4. The 1979 Larry Bird-Magic Johnson title game was the greatest game in tournament history.

That game was a seminal moment for the tournament. As the highest-rated televised college basketball game ever, the Larry-Magic matchup attracted casual viewers and ushered in a new era for the sport, which soared in popularity during the 1980s. It was also the first chapter in an epic NBA rivalry that captivated fans for more than a decade.

But it was not a great game. Missing two-thirds of his field goal attempts, Bird was not at his best. The Indiana State Sycamores missed more than half of their free throws. Johnson’s Michigan State, the better team, won by 11 points.

Fast-forward 13 years for what most consider the greatest college game: Duke’s 104-103 overtime victory over Kentucky in the 1992 East Regional final. Wipe away the final 2.1 seconds, and it would still be remembered as one of the all-time best tournament games.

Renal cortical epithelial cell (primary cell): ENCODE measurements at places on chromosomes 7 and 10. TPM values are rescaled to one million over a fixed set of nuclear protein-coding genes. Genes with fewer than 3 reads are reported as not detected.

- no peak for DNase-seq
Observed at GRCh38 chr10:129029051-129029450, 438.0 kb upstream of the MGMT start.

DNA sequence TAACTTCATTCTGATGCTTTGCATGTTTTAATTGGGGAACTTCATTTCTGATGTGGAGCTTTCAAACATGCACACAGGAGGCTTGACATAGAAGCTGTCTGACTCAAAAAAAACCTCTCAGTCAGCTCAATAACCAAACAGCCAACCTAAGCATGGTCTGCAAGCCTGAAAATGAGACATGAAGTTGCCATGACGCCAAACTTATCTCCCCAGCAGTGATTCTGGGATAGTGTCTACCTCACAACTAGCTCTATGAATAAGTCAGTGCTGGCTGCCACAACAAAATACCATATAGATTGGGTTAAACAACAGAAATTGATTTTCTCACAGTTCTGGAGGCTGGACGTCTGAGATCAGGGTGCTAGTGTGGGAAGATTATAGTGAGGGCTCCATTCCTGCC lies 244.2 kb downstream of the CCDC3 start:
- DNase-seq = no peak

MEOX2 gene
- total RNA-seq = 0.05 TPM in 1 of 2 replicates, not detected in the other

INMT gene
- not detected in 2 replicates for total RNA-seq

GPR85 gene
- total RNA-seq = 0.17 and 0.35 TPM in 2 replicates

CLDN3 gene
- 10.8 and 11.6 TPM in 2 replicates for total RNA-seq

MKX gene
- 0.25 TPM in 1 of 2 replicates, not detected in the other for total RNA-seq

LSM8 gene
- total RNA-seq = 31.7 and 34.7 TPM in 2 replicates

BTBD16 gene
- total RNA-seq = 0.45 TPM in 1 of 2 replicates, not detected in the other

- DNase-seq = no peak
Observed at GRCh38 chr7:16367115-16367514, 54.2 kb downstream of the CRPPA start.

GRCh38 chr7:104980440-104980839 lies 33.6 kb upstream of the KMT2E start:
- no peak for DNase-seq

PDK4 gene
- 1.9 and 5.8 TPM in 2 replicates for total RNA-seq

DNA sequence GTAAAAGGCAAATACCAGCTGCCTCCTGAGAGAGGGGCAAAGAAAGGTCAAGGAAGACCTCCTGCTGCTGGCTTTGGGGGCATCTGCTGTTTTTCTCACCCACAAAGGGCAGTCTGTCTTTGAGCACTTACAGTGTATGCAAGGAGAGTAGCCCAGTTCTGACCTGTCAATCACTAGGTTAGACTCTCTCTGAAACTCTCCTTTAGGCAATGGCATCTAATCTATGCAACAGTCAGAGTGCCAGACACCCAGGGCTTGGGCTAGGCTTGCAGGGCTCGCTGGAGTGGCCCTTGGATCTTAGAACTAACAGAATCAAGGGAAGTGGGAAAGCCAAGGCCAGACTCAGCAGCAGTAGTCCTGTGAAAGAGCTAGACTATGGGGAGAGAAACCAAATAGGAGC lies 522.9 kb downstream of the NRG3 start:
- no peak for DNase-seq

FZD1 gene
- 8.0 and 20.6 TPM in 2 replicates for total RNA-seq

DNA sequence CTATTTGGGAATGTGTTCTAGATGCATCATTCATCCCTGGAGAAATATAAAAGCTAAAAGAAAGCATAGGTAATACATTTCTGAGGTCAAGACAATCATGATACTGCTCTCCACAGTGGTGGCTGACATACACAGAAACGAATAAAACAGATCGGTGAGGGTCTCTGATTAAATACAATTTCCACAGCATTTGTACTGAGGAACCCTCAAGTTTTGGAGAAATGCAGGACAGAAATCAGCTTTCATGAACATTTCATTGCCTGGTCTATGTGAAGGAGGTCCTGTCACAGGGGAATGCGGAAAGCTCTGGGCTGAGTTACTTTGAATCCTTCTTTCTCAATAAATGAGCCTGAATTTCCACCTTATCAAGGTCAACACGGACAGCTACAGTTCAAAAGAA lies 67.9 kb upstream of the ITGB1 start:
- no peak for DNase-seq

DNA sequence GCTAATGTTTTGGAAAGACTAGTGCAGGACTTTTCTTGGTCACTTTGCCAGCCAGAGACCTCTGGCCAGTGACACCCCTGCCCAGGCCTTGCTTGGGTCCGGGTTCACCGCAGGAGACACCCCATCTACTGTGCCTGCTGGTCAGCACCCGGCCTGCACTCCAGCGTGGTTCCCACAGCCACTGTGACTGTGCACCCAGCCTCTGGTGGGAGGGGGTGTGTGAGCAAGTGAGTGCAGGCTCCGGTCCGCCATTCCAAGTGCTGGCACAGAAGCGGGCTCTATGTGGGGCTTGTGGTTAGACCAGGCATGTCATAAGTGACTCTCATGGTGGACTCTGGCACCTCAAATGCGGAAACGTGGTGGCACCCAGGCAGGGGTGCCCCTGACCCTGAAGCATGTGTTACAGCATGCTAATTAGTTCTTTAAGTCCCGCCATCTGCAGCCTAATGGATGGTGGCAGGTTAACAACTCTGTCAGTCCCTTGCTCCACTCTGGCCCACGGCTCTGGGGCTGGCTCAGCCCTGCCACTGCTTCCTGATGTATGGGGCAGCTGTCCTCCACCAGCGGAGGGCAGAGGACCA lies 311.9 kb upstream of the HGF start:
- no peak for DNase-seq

But in those seconds, Kentucky’s Sean Woods went from exalted — his 13-foot bank shot had given his team a one-point lead — to devastated, collapsing to the court when the buzzer sounded after Grant Hill fired a 75-foot pass to Christian Laettner, who dribbled, turned and made the 17-footer that echoes through history.

5. The competitive gap between the best teams and the rest has closed.

Because of elite summer-league basketball, there are more good players than ever before. And because more college games are televised and more programs are investing resources, more talent is dispersed across the country.